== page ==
The acquisition by 38 Studios of Big Huge Games from production studio and developer THQ, whose Rise of Nations (a real-time strategy game similar to the Age of Empires series by Ensemble Studios) IP didn’t give the independent studio enough credit for the larger publisher to keep, proved a positive strategy for the company. Development for their killer app began in 2009, as Big Huge Games had already been developing another RPG, which they subsequently absorbed to fit the Kingdoms of Amalur mythos in order to create a larger, more impactful title.
However, heavy competition was hedged against the release of newcomer Amalur with Bethesda’s best-selling Elder Scrolls: Skyrim, affecting some of its revenue. Though the title gained over 1.2 million sales in the US 90 days after its release, it failed to meet the projected 3 million sales goal needed to keep the IP going to further production on newer titles. Financial turmoil hit 38 Studios in its fifth year in May of this year, as the company was forced to file bankruptcy after it failed to produce the needed $1.25 million necessary to sustain business in Rhode Island.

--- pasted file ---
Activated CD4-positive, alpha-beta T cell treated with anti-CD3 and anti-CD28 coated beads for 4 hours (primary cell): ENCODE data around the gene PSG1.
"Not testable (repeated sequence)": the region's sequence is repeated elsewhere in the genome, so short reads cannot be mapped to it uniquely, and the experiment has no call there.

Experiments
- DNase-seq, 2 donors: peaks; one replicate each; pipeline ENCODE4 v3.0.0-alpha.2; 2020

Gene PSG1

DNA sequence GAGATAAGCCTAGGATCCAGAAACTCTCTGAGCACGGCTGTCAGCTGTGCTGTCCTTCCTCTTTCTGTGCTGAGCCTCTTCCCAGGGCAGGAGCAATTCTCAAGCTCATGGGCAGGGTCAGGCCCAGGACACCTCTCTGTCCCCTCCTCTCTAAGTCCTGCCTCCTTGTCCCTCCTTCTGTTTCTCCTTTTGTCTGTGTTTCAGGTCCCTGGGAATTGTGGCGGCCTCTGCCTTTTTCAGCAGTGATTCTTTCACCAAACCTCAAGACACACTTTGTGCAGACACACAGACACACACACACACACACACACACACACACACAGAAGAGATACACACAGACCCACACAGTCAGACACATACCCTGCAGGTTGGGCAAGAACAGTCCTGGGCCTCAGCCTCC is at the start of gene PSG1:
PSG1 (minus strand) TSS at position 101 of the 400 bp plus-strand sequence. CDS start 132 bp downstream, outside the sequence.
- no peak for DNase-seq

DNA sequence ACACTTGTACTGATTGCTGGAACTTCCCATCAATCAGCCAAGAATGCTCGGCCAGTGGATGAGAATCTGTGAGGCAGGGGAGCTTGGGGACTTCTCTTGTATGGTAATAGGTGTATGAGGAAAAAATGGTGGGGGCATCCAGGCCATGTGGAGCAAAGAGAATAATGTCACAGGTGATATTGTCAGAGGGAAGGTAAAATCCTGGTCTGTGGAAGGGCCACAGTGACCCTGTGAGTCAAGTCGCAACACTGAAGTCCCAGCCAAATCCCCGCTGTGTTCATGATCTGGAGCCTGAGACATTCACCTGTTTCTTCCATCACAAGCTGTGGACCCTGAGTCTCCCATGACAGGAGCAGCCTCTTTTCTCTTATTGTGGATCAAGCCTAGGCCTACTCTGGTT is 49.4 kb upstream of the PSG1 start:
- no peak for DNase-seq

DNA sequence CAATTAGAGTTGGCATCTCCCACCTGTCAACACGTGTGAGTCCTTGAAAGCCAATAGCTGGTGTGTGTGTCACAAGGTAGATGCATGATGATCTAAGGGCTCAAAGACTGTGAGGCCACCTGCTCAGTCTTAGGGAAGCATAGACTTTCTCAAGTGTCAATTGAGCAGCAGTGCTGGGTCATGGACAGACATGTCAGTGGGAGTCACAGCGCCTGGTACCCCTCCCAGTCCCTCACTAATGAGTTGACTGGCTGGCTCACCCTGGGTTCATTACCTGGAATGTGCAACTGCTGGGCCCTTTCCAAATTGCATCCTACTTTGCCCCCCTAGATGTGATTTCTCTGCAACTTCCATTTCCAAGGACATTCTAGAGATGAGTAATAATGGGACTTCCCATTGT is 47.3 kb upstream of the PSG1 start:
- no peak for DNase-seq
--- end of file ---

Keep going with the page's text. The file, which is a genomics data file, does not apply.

38 Studios acquired $75 million from private investors channeling money through the Rhode Island Economic Development Corporation (RIEDC), a somewhat public, somewhat privatized company created to ensure the economic stability of the state. I am speculating, but it seems as though there is no secret at this point that the corporation itself irresponsibly gambled tax payer money on a project that may or may not have proven lucrative in the long-run, as it is now the citizenship of Rhode Island that has to suffer from the downfall of the company. Through the RIEDC, 38 Studios was given a 6-7.75% interest rate on top of their debt to private investors, which the entire state is now responsible for in future taxation until the end of the year 2020. If there were ever a Ponzi scheme that included tax payer fraud, this would be it.